“Antisemitism has often been described as the most ancient and enduring of hatreds, and much like the virus, it adapts to the times it finds itself in,” Berger said. “In our country antisemitism went underground after the second world war. Unfortuately, it never went away. And today it is no longer underground. We know passing this resolution will not end antisemitism but it is an important step to combatting it.”

“It helps to remind our citizens that violence, hatred and bigotry will not be tolerated,” said Samuel Huckin, a Clearwater resident and board member of the Jewish Federation of Florida. “Jewish people are just 2 percent of the world population but receive over 55 percent of hate crimes.”

Although the International Holocaust Remembrance Alliance’s definition of antisemitism has been adopted by 39 countries, including the United States, and 30 U.S. states, Clearwater resident Bruce Holberg said, “Unfortunately, antisemitism has become in fashion again.”

With 269 reported incidents of antisemitism in Florida last year, Florida is now fourth in the nation for antisemitic activities, Holberg said.

As part of the effort to fight antisemitism, nonpartisan watchdog nonprofit StopAntisemitism has teamed up with the Christian advocacy organization, Philos Project, to launch a billboard campaign, condemning antisemitic behavior.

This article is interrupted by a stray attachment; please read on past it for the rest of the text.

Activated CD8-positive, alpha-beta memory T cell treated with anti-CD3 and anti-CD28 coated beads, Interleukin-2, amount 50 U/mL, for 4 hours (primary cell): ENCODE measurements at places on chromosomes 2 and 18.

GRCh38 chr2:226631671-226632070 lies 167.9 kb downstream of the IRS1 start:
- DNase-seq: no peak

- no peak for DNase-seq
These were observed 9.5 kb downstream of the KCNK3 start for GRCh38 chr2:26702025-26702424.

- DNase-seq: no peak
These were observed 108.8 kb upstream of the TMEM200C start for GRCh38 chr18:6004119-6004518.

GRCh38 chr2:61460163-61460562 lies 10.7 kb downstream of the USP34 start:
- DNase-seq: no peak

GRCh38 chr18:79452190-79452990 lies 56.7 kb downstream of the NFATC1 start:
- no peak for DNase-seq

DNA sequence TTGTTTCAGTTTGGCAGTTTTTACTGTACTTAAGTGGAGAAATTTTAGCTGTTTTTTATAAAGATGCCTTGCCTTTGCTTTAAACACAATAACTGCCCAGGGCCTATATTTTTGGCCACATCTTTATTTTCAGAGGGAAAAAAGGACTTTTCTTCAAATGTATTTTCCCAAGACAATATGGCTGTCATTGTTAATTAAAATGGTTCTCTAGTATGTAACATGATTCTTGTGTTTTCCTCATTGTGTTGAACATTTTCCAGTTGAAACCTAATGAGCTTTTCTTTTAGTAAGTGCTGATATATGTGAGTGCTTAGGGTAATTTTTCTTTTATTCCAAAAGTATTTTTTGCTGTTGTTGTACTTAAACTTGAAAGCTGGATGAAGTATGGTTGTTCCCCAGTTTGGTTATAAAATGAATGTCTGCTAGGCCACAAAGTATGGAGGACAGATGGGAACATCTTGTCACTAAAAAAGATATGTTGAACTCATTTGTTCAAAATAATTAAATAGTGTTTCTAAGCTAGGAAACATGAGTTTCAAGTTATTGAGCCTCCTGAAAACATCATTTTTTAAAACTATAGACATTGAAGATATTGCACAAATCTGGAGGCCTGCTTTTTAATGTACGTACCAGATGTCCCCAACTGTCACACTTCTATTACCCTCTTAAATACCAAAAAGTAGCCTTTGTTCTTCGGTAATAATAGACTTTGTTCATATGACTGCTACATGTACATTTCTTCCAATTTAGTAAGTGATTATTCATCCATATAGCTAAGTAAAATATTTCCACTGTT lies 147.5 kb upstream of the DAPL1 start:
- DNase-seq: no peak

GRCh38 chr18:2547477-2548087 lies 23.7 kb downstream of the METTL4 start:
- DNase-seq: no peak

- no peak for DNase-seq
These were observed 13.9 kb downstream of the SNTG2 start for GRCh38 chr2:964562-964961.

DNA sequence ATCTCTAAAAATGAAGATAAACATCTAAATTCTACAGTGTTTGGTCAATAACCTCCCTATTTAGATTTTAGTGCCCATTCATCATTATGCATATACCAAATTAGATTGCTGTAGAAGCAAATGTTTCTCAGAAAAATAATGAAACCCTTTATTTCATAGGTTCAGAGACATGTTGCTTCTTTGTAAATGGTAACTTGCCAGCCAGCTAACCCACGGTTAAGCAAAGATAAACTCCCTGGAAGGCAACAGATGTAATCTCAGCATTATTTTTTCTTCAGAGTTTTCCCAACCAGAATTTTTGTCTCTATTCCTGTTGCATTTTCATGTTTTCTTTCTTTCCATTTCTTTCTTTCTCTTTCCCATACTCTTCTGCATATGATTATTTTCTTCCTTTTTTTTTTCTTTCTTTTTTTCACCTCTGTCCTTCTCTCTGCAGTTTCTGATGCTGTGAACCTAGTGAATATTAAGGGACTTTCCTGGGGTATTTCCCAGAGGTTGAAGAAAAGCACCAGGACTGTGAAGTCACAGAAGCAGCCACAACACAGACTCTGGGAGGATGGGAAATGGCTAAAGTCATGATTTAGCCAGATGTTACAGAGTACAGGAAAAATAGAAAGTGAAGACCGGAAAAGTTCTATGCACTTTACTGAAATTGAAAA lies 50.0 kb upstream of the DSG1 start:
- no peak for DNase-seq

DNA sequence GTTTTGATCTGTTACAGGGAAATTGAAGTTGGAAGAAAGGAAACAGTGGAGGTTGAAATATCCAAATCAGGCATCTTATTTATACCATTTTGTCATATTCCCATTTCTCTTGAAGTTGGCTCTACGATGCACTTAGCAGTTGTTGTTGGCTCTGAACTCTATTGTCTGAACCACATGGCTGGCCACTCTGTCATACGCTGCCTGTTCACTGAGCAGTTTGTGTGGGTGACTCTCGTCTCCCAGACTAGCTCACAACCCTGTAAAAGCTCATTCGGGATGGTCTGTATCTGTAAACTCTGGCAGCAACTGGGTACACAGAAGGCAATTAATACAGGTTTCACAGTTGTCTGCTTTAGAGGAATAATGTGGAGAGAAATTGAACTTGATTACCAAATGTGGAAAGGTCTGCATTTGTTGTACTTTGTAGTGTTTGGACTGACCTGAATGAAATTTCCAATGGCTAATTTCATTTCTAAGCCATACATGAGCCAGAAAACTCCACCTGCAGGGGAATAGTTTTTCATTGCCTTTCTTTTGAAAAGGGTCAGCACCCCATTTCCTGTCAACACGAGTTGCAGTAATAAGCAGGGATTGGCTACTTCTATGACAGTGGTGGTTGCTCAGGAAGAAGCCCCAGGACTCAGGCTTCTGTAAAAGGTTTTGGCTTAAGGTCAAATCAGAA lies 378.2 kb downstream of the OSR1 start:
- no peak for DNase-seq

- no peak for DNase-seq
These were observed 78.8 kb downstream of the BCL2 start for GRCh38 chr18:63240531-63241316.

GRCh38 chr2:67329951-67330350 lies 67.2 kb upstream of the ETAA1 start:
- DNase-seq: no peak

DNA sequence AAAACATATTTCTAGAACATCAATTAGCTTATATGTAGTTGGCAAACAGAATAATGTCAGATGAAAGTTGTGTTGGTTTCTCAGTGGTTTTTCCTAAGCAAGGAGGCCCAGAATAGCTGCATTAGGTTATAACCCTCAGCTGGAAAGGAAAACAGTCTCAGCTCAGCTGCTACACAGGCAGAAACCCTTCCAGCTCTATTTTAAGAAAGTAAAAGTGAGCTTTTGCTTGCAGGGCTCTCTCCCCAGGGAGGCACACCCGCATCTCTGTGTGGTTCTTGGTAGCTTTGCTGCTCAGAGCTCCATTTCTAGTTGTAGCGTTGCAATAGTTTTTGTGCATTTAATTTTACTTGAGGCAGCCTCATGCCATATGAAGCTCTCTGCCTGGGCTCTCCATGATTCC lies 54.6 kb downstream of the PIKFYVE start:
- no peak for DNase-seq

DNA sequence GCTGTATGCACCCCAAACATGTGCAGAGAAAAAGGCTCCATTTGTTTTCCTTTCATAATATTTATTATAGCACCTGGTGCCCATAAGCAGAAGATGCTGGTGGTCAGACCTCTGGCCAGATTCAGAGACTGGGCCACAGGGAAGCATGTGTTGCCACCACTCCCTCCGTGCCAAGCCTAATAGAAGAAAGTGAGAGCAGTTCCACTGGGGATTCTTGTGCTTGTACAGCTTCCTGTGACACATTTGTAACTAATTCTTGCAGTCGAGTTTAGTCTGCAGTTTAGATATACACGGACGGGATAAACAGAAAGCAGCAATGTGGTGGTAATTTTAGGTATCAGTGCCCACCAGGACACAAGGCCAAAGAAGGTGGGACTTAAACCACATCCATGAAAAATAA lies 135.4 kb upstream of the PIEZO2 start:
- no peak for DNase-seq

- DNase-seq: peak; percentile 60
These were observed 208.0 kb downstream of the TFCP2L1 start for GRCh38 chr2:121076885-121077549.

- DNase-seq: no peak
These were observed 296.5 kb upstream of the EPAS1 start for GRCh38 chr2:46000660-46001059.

“Florida has, unfortunately, become a hotbed of antisemitism, which goes against Christian values, and we could not allow our Jewish neighbors to shoulder this burden alone,” said Philos Project Deputy Director Luke Moon.

“We need more non-Jewish groups like the Philos Project to take a public stand against antisemitism,” said StopAntisemitism Executive Director Liora Rez. “Jews cannot be alone in this fight; bigotry and hatred being spewed in Florida will not end with the Jewish people nor stop at the state border. We hope these billboards encourage and empower more of our allies.”

One billboard is located near Orlando International Airport, another is in Miami and two more are located on Pinellas County’s Gulf beaches.

Last November, another nonprofit group called JewBelong placed three billboards along Interstate 275 in at Floribraska Avenue, Westshore Boulevard and near Tampa International Airport after derogatory flyers began appearing in Tampa neighborhoods and swastikas were painted on buildings in the city.

“The occurrence of antisemitic incidents continues to rise in the Tampa Bay area as evidenced by the dissemination of offensive flyers, neo-Nazis rallying on street corners and vandalism at schools, government buildings and libraries,” said JewBelong co-founder Archie Gottesman.

While he said the messaging of these billboard campaigns is “provocative,” Mark Segel, director of strategic initiatives for the Tampa Jewish Community Centers and Federation, said they “recognize the benefit of such a campaign” and are pleased to see national nonprofits join their effort to fight antisemitism in Tampa Bay.

He said the Tampa JCCs and Federation are eager to partner with non-Jewish and Jewish communities “to explore how we can work together to make Tampa a safe and welcoming place for people of all faiths, races, nationalities and backgrounds.”